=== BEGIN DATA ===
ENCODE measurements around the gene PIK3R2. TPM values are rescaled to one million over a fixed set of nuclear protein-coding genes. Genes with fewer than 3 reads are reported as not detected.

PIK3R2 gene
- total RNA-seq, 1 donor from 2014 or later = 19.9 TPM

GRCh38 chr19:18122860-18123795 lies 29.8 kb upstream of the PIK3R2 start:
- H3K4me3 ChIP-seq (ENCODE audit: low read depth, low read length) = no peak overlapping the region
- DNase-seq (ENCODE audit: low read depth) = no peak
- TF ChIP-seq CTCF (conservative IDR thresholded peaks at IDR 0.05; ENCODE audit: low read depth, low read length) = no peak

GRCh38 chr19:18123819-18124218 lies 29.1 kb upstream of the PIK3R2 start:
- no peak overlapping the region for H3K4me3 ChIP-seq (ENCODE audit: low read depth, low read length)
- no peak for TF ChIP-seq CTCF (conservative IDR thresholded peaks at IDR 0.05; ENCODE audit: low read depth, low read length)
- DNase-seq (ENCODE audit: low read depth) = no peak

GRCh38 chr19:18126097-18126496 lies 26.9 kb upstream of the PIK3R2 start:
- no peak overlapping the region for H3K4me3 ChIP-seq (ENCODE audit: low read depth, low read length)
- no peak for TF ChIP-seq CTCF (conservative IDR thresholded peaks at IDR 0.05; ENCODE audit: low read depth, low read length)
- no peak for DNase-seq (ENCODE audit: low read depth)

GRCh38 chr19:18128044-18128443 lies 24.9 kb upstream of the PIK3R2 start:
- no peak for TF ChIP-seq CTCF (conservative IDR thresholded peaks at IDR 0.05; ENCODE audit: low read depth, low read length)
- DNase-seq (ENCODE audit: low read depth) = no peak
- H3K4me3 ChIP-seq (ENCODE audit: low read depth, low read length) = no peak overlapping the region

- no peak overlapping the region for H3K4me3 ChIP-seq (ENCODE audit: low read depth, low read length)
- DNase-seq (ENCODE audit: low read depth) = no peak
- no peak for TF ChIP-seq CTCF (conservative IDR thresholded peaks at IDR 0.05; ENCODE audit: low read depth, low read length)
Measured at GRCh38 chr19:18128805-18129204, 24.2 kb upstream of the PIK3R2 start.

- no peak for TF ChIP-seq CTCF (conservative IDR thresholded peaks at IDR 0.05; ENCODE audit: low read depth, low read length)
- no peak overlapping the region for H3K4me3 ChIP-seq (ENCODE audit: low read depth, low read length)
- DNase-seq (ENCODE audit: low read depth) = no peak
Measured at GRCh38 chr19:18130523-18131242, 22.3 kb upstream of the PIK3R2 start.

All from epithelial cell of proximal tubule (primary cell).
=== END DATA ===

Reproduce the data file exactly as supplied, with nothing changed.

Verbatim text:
ENCODE measurements around the gene PIK3R2. TPM values are rescaled to one million over a fixed set of nuclear protein-coding genes. Genes with fewer than 3 reads are reported as not detected.

PIK3R2 gene
- total RNA-seq, 1 donor from 2014 or later = 19.9 TPM

GRCh38 chr19:18122860-18123795 lies 29.8 kb upstream of the PIK3R2 start:
- H3K4me3 ChIP-seq (ENCODE audit: low read depth, low read length) = no peak overlapping the region
- DNase-seq (ENCODE audit: low read depth) = no peak
- TF ChIP-seq CTCF (conservative IDR thresholded peaks at IDR 0.05; ENCODE audit: low read depth, low read length) = no peak

GRCh38 chr19:18123819-18124218 lies 29.1 kb upstream of the PIK3R2 start:
- no peak overlapping the region for H3K4me3 ChIP-seq (ENCODE audit: low read depth, low read length)
- no peak for TF ChIP-seq CTCF (conservative IDR thresholded peaks at IDR 0.05; ENCODE audit: low read depth, low read length)
- DNase-seq (ENCODE audit: low read depth) = no peak

GRCh38 chr19:18126097-18126496 lies 26.9 kb upstream of the PIK3R2 start:
- no peak overlapping the region for H3K4me3 ChIP-seq (ENCODE audit: low read depth, low read length)
- no peak for TF ChIP-seq CTCF (conservative IDR thresholded peaks at IDR 0.05; ENCODE audit: low read depth, low read length)
- no peak for DNase-seq (ENCODE audit: low read depth)

GRCh38 chr19:18128044-18128443 lies 24.9 kb upstream of the PIK3R2 start:
- no peak for TF ChIP-seq CTCF (conservative IDR thresholded peaks at IDR 0.05; ENCODE audit: low read depth, low read length)
- DNase-seq (ENCODE audit: low read depth) = no peak
- H3K4me3 ChIP-seq (ENCODE audit: low read depth, low read length) = no peak overlapping the region

- no peak overlapping the region for H3K4me3 ChIP-seq (ENCODE audit: low read depth, low read length)
- DNase-seq (ENCODE audit: low read depth) = no peak
- no peak for TF ChIP-seq CTCF (conservative IDR thresholded peaks at IDR 0.05; ENCODE audit: low read depth, low read length)
Measured at GRCh38 chr19:18128805-18129204, 24.2 kb upstream of the PIK3R2 start.

- no peak for TF ChIP-seq CTCF (conservative IDR thresholded peaks at IDR 0.05; ENCODE audit: low read depth, low read length)
- no peak overlapping the region for H3K4me3 ChIP-seq (ENCODE audit: low read depth, low read length)
- DNase-seq (ENCODE audit: low read depth) = no peak
Measured at GRCh38 chr19:18130523-18131242, 22.3 kb upstream of the PIK3R2 start.

All from epithelial cell of proximal tubule (primary cell).